The politics of the teaching of reading

Soler, Janet (2016). The politics of the teaching of reading. PROSPECTS, 46(3-4) pp. 423–433.



Historically, political debates have broken out over how to teach reading in primary schools and infant classrooms. These debates and “reading wars” have often resulted from public concerns and media reportage of a fall in reading standards. They also reflect the importance placed on learning to read by parents, teachers, employers, and politicians. Public and media-driven controversies over the teaching of reading have resulted in intense public and professional debates over which specific methods and materials to use with beginning readers and with children who have reading difficulties. Recently, such debates have led to a renewed emphasis on reading proficiency and “standardized” approaches to teaching reading and engaging with literacy. The universal acceptance of the importance of learning to read has also led to vested interests in specific methods, reading programmes, and early literacy assessments amongst professional, business, commercial, and parental lobbying groups. This article traces these debates and the resulting growing support for a quantitative reductionist approach to early-reading programmes.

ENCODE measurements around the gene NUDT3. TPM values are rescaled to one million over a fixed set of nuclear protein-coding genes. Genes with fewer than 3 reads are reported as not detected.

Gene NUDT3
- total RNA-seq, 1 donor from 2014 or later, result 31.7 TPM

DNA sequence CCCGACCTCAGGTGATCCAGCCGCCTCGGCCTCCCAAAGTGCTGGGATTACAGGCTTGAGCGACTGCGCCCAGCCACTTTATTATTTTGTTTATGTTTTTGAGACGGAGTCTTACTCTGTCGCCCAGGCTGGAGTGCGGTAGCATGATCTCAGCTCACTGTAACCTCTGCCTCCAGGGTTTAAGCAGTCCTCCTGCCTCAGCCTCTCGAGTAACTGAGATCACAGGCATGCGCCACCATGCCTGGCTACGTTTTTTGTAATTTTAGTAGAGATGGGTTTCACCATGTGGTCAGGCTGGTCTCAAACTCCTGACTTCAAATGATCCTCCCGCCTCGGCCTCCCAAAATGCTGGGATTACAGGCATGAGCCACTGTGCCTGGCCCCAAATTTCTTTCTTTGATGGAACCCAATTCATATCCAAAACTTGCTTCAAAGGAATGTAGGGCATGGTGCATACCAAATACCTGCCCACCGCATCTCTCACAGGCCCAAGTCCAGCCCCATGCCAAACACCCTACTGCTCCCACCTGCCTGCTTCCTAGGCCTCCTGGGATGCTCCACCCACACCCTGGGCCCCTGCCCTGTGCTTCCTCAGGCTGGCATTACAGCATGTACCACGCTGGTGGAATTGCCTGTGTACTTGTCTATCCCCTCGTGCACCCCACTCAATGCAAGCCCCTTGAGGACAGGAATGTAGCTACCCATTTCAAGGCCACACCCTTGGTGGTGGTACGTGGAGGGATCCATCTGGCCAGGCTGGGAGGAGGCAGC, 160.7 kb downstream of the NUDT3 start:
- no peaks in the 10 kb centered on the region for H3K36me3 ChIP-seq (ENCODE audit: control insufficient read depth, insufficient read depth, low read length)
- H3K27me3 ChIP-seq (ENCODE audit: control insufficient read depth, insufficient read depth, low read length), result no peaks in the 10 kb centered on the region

Viewing alternatives

Download history


Public Attention

Altmetrics from Altmetric

Number of Citations

Citations from Dimensions

Item Actions